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Will upgrading my video card, help?


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#1 chimo79

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Posted 19 October 2008 - 09:05 AM

I don't want to hijack this thread but perhaps you guys that know video cards would care to offer your opinions on my situation.

I also have a desktop (Acer M5620 Core 2 Quad 6600 at 2.4 GHz w/3 Gb memory) that has a less than spectacular video card - ATI Radon HD2400 Pro. I have no need for any gameing capability but I want to make the system the center of a Home Theatre. I have dual monitors on the system at the moment (24" and 20") both at relatively high resolution. The 24" at 1920x1200 and the 20" at 1680x1050. Both are at their native (LCD) resolution. I have up to four TV tuners on two Hauppauge tuners - one analog and one digital tuner on each device - one card and one USB dongle.

These tuners eat a fair amount of CPU when in use but never push my 4 cores beyond about 40% utilization. Most TV is just fine but action sports like tennis or any rapid movement of items on the screen results in dropped frames.

So, I am thinking of getting a faster video card but I am unsure that it will help. If I were to invest in a better video card, it must be very nearly silent and it would be great if to did not take a lot of power since there is little surplus capacity in the OEM power supply. I can, if necessary, replace the PSU and will probably need to eventually but it also needs to be very nearly silent.

So, my problem is to know if an upgraded video card would help and if so which one (or what spec is important) and how do I find a silent one?


Mod Edit: Post split from this topic; Video Card advice? ~ tg

Edited by tg1911, 19 October 2008 - 09:32 AM.


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#2 DJBPace07

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Posted 19 October 2008 - 03:10 PM

Silent GPU's can have some issues, since they have no fan, they use a large heatsink to dissipate the heat. If there is not a great deal of airflow past the heatsink, your card could overheat. The best silent GPU's are those that are water cooled since they don't use air to cool the card. Since you don't have a water cooled system this is not an option. If you are watching HD content, you will need a good video card since that is being used to render the image. It's also possible, but unlikely, that your audio card cannot keep up with the demand placed on it and it slows down the video to maintain audio sync as a result. I'm going to assume that you have a PCI-express slot. If you want a NVidia card, I suggest the EVGA GeForce 9600 GSO 768MB. For ATI, I suggest the HIS Radeon HD 4670 IceQ. Note that the 9600 is a longer card and not designed for small cases. Both cards are not fanless, but according to customer reviews they are relatively quiet. A 400W to 450W PSU is suggested.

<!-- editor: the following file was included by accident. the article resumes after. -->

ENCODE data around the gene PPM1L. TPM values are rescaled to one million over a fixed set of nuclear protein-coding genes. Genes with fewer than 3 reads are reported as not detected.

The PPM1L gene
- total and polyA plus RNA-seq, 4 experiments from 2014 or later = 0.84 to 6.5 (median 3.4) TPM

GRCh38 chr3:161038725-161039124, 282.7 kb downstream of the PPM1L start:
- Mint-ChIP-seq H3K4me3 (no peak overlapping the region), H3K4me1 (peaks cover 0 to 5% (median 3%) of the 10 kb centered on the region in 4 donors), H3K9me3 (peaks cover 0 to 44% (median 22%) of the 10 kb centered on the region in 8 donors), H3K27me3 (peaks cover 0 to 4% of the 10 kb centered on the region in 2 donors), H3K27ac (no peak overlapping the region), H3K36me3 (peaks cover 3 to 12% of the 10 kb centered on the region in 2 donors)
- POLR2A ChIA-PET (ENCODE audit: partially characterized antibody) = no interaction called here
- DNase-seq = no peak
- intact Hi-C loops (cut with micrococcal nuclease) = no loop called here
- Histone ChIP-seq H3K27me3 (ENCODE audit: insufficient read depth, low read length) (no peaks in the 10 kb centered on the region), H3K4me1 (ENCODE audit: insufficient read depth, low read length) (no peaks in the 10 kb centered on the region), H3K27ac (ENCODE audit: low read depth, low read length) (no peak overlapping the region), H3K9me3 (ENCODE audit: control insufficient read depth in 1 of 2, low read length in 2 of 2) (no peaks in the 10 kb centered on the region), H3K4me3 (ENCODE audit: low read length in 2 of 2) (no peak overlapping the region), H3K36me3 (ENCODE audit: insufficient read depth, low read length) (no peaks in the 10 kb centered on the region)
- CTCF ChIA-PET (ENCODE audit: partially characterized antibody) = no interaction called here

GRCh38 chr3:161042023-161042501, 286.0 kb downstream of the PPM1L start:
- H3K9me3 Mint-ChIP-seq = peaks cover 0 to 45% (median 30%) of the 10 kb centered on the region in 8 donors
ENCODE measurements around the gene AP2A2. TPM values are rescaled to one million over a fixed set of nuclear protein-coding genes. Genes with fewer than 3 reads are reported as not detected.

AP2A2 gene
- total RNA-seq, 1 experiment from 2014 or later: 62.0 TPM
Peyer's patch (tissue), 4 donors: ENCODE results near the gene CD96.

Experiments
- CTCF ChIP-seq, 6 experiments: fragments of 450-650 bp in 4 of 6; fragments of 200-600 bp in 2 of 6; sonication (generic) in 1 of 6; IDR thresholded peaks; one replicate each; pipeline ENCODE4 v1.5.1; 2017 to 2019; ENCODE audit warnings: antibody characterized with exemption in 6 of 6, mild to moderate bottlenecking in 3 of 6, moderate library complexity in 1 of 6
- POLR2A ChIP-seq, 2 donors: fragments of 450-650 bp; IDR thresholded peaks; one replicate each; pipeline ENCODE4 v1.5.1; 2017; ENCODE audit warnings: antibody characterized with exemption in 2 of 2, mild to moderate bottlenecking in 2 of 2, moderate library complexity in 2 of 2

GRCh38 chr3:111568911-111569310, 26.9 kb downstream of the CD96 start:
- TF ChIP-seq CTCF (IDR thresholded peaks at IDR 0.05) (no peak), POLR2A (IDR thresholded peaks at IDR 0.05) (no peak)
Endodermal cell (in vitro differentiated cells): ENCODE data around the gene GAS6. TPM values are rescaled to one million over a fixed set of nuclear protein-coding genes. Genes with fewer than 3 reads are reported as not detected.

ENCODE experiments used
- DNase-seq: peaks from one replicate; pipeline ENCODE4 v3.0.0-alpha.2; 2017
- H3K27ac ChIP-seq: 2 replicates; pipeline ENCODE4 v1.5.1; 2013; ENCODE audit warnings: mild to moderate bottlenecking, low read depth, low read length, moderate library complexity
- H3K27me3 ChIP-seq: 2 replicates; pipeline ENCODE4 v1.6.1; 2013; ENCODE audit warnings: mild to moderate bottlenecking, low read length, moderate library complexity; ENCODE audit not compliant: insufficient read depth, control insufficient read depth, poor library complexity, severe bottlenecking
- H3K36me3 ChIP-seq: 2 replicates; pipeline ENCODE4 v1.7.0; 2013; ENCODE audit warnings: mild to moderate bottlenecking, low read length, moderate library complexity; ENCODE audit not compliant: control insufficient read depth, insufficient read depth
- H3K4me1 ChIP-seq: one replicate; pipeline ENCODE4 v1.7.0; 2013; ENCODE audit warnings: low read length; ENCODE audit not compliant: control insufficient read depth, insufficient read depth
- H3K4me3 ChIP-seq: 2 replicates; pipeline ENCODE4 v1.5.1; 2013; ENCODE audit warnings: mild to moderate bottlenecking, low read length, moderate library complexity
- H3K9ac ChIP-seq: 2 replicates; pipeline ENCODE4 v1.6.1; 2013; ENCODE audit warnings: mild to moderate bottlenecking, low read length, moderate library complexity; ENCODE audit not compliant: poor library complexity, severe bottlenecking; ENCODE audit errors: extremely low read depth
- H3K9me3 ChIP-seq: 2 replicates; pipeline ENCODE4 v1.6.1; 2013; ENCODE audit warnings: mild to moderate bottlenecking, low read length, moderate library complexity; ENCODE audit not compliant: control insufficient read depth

Edited by DJBPace07, 19 October 2008 - 03:11 PM.

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#3 Ellypho

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Posted 19 October 2008 - 08:58 PM

Well just to add onto what DJB had to say.

Yes a faster GPU will help speed up your videos since you have two screens and your playing hd videos you will require more ram in the card to pump that kinda resolution effectively.
I'm more of an Nvidia fanboy but i hear that the ATI cards are more silent. However getting a fanless gpu might not be possible because of the heat at which those faster cards get you may be able to walk in to a local shop and hear all the cards in action and choose accordingly.

Cheers
Lyph
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#4 chimo79

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Posted 20 October 2008 - 10:23 AM

I was overstating the requirement for a "silent" card. I need one that does not spin a loud fan under the typical load involved in my Home Theatre operation. I understand that it could spin much faster under severe loading as in a game environment but I don't expect to apply that kind of load (unless the Media Center forces it).

I am simply looking for a 'Living Room' suitable noise level. The system currently has a PSU fan, a chassis fan, a CPU fan and a GPU fan. They are all acceptably quiet even under a relatively heavy load. The one exception to that statement is the junk GPU fan which is quite noisy during startup but quiets to just 'tolerable' under normal operation.

And, I do have a PCI-Express slot and that is currently occupied by the ATI Radon HD2400 Pro.

#5 DJBPace07

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Posted 20 October 2008 - 01:20 PM

Both of the cards I listed are supposedly quiet, unless you use the HTPC for gaming. The only issue I think you could have with the cards, especially the Nvidia one, is size. The 9600 GSO is a long card and some small cases cannot handle it.

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